Thanks to all these functions, a chatbot saves recruiters a lot of time. It is a work tool for recruiters, a tool that makes work easier. But make no mistake, a chatbot is never meant to replace a person. No matter how intelligent such a chatbot can become, it doesn't feel like a person does. Moreover, it is possible that the respondent and the chatbot misunderstand each other.
With a chatbot for online recruitment, the costs for Human Resource Management are also falling. That is because much of the preparatory work is done by the chatbot, such as scheduling appointments and assessing qualifications. And also 'keeping warm' candidates, an important task for resource management candidates, can be done by a chatbot.
Applications of a chatbot for online recruitment
Many candidates process
You can expect a lot of traffic from some vacancies. The vacancy is popular and hundreds of candidates apply for the position. Normally every candidate is welcomed within recruitment, but in these cases it can quickly become confused. This is where a chatbot can be a good application. Instead of the recruiter having to invest a lot of time in making a preselection, the chatbot does so by asking a few specific questions.
An example: you have a vacancy for a position in Amsterdam, but the chatbot detects that the candidate lives in Limburg. The chatbot might ask if the travel time is not a problem, whether a relocation is possible and whether another vacancy within the company (in a different place) is more suitable. And then the robot can also immediately point out the newsletter.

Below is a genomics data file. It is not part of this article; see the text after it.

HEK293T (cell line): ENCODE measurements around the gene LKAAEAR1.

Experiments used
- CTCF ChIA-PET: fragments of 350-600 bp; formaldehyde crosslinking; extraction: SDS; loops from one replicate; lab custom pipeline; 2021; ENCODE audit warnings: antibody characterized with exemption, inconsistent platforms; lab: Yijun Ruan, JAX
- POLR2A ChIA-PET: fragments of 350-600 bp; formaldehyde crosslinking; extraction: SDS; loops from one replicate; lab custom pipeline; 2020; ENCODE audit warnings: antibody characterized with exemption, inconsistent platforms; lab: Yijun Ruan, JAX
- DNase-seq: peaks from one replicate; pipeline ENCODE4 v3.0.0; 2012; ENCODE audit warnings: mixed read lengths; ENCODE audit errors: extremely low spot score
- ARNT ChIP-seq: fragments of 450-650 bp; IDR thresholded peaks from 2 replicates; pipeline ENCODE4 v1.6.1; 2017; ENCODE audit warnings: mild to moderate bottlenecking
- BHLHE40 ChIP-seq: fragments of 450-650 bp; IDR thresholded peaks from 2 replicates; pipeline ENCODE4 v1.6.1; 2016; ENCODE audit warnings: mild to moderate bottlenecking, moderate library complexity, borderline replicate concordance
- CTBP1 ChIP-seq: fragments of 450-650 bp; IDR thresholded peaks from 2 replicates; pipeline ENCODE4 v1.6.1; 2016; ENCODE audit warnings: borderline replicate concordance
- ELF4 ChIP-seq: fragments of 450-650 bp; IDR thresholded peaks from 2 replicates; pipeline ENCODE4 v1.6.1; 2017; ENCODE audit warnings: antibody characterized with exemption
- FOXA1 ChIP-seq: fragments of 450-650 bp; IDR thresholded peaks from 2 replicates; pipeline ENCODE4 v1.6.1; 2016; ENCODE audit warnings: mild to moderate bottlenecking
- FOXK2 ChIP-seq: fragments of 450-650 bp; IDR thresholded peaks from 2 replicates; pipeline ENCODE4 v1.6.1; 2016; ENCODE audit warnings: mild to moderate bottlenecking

Applying via a chatbot is something that will certainly appeal to a younger audience. It is therefore a great opportunity to reach students, for example. For example, the robot asks about their specific situation and background: has the student ever studied abroad? Does the student still live at home? Does the student commute a lot? It gives you a good estimate of the candidate. Moreover, the chatbot helps students navigate on a website on a mobile phone. The chatbot immediately gives a boost in the right direction.
With the advent of the General Data Protection Regulation (AVG or GDPR) the recruitment sector can count on a lot of extra work. Recruiters and companies have the data of thousands of candidates in their database. It is then impossible to ask for permission to keep the data. The chatbot can do that; it sends the question with permission to hundreds of candidates at the same time.
A GDPR check offers you a chance to get in touch with candidates again. Avoid a boring consent form, but set up a nice conversation: "Can I help you further?" And "What vacancies are you interested in?" Are good questions.
Apply chatbot challenges
Chat with a robot naturally also gives new challenges. For example, people all talk differently. One candidate neatly writes General Civilized Dutch, while the other uses abbreviations, words from the dialect and emojis. The chatbot cannot understand everything.
In addition, a robot remains a computer program and never becomes a human. A chatbot can therefore feel a bit 'robotic'. Add some humor to your robot so that it looks more human. And remember: customers and candidates can give unexpected answers. Your chatbot must be able to respond to it and not crash. The business application of a chatbot is still in its infancy. Therefore, focus on your own services and ask yourself: how can we offer better services via a chatbot?
Getting started with online recruitment?
Download the free e-book directly Found it! 43 online recruitment tips for website, content and social media. Leave your telephone number if you are interested in our service.